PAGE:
The cargo also included 45 ventilators that were not immediately useable because of voltage-related issues, according to two U.S. officials.
It was not immediately clear how useful the April 1 shipment to New York City’s John F. Kennedy airport has been for nearby hospitals. The federal government said it transferred the supplies to New York and New Jersey state officials, who did not immediately respond to questions about whether the cargo was provided to health care workers or remains in storage.
Thousands of respirators, surgical gloves, medical clothing and antiseptic packets were also included in the flight.
“I’m not concerned about Russian propaganda. Not even a little bit,” Trump told reporters during an April 2 press briefing.
Trump said the cargo was offered by Russian President Vladimir Putin in a private phone call.
“He offered a lot of medical, high quality stuff that I accepted and that may save a lot of lives. I’ll take it every day,” Trump said.
Moscow referred to the flight in its state-run media as “humanitarian aid” that New Yorkers would be grateful to receive. Russia’s foreign ministry said the Kremlin was covering the cost of half the value of the cargo with the other half being covered by the United States.
“In New York, there really is a tough situation, it seems to me, every make, every piece of protective gear counts, and so it’s hard to overstate the importance of this aid,” said Dmitry Polyansky told Russian reporters after meeting the plane at JFK airport, according to the state news agency TASS.
“It’s a good gesture of solidarity with New Yorkers. They appreciate it,” he said.
“It was a very nice gesture on behalf of President Putin and I could have said ‘no thank you’ or I could have said ‘thank you’ and it was a large plane of very high-quality medical supplies, and I said ‘I’ll take it,’” Trump told reporters April 2.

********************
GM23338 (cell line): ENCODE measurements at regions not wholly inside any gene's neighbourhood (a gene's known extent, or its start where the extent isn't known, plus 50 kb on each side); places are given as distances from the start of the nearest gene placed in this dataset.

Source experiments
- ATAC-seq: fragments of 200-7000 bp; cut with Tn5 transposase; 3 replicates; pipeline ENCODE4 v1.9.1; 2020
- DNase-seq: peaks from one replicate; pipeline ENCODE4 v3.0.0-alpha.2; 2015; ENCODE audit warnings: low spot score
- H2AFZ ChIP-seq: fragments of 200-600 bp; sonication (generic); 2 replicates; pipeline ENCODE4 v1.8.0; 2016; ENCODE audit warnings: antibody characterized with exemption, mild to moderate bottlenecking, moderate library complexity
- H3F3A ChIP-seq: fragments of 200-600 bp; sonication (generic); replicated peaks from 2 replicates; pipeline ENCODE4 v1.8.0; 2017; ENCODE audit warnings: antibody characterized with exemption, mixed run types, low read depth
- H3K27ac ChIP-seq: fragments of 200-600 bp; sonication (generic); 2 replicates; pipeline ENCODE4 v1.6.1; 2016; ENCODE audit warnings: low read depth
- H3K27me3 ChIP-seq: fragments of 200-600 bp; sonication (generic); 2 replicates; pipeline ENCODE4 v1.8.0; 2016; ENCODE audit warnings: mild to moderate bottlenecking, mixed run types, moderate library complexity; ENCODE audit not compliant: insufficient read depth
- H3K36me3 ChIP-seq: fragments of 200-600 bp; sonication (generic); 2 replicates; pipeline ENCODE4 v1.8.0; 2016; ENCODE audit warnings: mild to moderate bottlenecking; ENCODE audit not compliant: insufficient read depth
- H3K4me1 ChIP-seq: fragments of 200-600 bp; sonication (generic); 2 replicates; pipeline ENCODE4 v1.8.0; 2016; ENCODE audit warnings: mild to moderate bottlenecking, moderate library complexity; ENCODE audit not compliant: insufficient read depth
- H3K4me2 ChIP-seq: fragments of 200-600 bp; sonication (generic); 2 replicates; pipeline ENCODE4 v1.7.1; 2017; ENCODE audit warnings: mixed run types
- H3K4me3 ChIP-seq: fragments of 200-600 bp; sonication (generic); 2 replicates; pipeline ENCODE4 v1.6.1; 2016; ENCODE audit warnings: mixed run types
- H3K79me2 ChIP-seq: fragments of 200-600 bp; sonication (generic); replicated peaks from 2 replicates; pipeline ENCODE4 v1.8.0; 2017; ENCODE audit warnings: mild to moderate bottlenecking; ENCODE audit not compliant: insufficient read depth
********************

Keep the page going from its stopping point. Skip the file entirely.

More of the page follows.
According to Russia’s foreign ministry, the money for the supplies came from the Russian Direct Investment Fund – Russia’s sovereign wealth fund that was sanctioned by Treasury in June 2015 as part of sanctions punishing Russia for its annexation of Crimea from Ukraine.
Also, at least some of the ventilators were made by a Siberian factory that is owned by a Russian state company sanctioned by the U.S. over Russia’s invasion of Ukraine in 2014.
The State Department did not respond to a request for comment about the utility of the cargo. On the question of sanctions, a senior administration official said the sanctions on the Russian Direct Investment Fund don’t apply to medical equipment and supplies.
A record of the supplies was provided to ABC News by the Federal Emergency Management Agency, which is coordinating the federal response to coronavirus.
According to FEMA, the supplies included a total of 4,000 M-95 “full face masks with filters,” which are military-grade masks used to protect against chemical and biological agents. The mask needed by U.S. health care workers and other frontline responders is the “N95” respirator, which does not cover a person’s entire face.
The agency said the flight also included 15,000 respirators, some 80,000 packs of skin antiseptic, 30,000 surgical gloves and about 400,000 pieces of medical clothing.
Questions to FEMA about the utility of the 45 ventilators were referred to the New York and New Jersey health departments. U.S. equipment requires 110 volts, whereas Russia relies on 220-volt electricity.
At the time of the flight, New York Gov. Andrew Cuomo said he feared the state could face a ventilator shortage and complained the federal government wasn’t doing enough to ensure ventilators would go to the areas that need them most.
“It’s like being on eBay with 50 other states bidding on a ventilator,” Cuomo said on March 31.
Trump dismissed Cuomo’s claim and said the federal government had already supplied New York with the equipment. The president has since repeatedly referred to the U.S. as the “king of ventilators,” and fears of a ventilator shortage in New York City have subsided somewhat as cases plateaued.
“The State Department received a final invoice from the Government of Russia for $659,283,” a FEMA spokesperson told ABC News. “Once the routing instructions are received, the State Department will remit payment and FEMA will reimburse the State Department.”
The president did not disclose the price tag in his April 2 press briefing. When asked if he would take more supplies from Russia, Trump said yes.
“If they send things that we need, I’d take it. Sure,” he said.
ABC producers Patrick Reevell, Josh Margolin and Ben Gittleson contributed to this report.